Lucky for you, you can store propane tanks outside all year round. In fact, there are even fewer risks associated with storing propane tanks outside during the winter than in the summer.

Propane has a much lower freezing point than water. As a result, most winters will not get cold enough to cause any noticeable impact on the propane tanks.

The propane tank should not get to -40 degrees Fahrenheit or Celsius, but the propane tank would need to be in some seriously frigid conditions for that to happen.

Outdoor Propane Tank Storage

To store propane tanks outdoor, you need to consider that location needs to be dry, well ventilated, and on a flat surface. More importantly, make sure the tanks are at least 10 feet away from any hazardous items.  

Just as you took the time to pick the right location for your propane tanks for the summer, you have to do the same for the winter.

One thing you do not have to worry about with winter storage is shading. Unless you live in an area where the winter is basically the same as the summer, the outside temperature is unlikely to get hot enough to create a dangerous experience.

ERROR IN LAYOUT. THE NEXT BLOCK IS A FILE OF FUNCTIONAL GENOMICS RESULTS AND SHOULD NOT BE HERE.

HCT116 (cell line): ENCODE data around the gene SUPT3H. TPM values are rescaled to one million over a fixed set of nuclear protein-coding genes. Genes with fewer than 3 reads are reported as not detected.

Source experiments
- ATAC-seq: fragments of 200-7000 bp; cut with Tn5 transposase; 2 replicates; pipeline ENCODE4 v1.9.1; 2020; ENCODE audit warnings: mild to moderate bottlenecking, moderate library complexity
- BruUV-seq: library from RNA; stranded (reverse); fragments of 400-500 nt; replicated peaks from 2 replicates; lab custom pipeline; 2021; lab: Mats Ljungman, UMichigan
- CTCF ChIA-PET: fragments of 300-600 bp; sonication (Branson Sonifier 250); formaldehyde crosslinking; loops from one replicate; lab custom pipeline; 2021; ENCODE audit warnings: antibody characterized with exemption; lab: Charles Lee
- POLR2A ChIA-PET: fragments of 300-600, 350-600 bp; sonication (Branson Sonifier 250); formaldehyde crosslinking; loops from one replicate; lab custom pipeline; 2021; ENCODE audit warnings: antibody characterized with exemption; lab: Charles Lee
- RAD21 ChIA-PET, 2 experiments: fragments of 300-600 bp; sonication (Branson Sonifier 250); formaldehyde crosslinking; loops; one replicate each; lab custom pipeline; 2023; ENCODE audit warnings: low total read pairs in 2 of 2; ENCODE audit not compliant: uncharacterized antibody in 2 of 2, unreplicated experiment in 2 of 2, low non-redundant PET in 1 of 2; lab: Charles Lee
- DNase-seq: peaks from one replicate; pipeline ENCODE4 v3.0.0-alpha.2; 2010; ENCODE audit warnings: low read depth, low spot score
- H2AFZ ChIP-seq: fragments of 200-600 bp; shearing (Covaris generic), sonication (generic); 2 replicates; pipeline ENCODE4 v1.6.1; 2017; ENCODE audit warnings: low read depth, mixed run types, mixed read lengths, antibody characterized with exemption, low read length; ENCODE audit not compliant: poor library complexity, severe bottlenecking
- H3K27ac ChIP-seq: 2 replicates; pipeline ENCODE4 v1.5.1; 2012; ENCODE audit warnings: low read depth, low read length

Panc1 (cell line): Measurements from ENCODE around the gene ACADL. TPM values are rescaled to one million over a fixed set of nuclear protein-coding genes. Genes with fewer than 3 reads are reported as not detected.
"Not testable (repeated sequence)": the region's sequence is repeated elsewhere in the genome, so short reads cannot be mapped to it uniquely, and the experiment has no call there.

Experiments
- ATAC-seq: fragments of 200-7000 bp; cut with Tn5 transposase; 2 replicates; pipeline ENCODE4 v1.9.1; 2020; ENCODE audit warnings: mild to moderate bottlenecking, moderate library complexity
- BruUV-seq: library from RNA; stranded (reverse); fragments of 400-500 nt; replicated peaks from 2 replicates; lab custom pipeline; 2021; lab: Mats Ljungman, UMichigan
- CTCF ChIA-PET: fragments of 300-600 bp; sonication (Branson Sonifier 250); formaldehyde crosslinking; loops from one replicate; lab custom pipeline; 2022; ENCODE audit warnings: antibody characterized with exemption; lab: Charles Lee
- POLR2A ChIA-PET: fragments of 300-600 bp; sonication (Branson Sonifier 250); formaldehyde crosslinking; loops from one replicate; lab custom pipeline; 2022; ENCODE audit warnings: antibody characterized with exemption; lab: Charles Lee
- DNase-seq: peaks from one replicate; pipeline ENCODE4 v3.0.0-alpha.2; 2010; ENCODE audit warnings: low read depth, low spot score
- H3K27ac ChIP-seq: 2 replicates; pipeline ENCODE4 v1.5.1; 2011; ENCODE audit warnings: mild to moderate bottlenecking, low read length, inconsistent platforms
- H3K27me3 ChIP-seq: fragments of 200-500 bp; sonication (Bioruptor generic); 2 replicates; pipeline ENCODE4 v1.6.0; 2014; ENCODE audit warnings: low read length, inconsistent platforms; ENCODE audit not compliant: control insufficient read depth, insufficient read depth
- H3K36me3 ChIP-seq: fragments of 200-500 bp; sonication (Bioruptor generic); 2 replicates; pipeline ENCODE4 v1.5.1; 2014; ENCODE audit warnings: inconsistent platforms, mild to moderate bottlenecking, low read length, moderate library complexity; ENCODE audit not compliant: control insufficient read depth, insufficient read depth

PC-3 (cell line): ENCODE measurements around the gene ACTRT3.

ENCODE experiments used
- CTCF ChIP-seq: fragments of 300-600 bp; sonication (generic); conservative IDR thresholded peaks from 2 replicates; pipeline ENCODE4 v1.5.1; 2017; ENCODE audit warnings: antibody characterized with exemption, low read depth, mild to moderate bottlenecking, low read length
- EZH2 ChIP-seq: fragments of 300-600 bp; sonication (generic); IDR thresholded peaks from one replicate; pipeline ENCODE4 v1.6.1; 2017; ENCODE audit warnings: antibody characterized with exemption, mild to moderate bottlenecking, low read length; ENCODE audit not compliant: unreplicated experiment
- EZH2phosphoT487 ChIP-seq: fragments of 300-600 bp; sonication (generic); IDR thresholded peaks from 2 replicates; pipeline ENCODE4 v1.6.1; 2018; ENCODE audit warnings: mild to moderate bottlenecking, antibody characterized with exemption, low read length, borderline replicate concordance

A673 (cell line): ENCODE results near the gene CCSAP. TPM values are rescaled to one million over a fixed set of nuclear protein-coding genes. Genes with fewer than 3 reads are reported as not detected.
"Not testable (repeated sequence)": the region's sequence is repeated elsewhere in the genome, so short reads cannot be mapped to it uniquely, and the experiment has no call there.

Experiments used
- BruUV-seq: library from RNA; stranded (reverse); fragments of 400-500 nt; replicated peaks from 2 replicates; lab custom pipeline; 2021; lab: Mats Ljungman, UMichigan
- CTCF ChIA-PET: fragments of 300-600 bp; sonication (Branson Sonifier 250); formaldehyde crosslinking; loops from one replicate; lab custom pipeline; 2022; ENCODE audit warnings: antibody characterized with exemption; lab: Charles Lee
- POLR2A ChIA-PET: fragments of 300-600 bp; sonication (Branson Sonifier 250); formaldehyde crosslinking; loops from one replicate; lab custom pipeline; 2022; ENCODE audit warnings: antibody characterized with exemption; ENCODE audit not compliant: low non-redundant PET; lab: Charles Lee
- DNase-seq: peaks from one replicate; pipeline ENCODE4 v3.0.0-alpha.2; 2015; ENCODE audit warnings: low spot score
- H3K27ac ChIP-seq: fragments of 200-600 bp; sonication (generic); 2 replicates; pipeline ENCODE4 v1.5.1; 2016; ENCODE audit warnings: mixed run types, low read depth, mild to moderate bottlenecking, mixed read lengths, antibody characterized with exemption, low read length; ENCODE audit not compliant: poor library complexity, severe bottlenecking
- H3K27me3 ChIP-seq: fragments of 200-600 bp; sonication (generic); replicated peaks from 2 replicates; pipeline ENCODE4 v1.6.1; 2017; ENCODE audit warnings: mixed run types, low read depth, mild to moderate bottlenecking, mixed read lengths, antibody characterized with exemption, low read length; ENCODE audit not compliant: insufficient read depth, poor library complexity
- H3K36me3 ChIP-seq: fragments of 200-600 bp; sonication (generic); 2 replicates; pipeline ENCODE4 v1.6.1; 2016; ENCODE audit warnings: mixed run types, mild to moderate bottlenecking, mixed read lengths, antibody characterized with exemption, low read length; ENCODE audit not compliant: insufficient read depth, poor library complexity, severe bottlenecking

Be Smart About Storage And Maintenance

You also need to be smart about storage and maintenance. Remember, place the tank upright. Other than that, storage in the winter requires next to no extra work.

You do need to still be diligent in maintenance. Whether it’s winter or summer, propane tanks can get a leak from regular wear and tear and age. Remember to check out the tanks to ensure they are in perfect condition.

Storing Propane Tanks In Florida or Arizona

If you live in Florida or Arizona, you do not need to worry about the temperature because propane tanks be stored outside in the summer, but how hot can you store a propane tank? To store your propane tank outside in the summer, is it important to avoid keeping your tank in temperatures above 120 °F (49 °C).

With that being said, we recommend storing propane tanks under coverage year around just for the habit of it.

Florida Law Propane Tanks

To check the Florida law propane tanks, just follow the link “LPG LAWS AND RULES

Propane Tank Storage Regulations

To check the propane tank storage regulations, just follow the link “Storage and handling of liquefied petroleum gases

Storage Safety Tips

In case you need or want a quick checklist about propane tank storage, here are some quick tips to remember: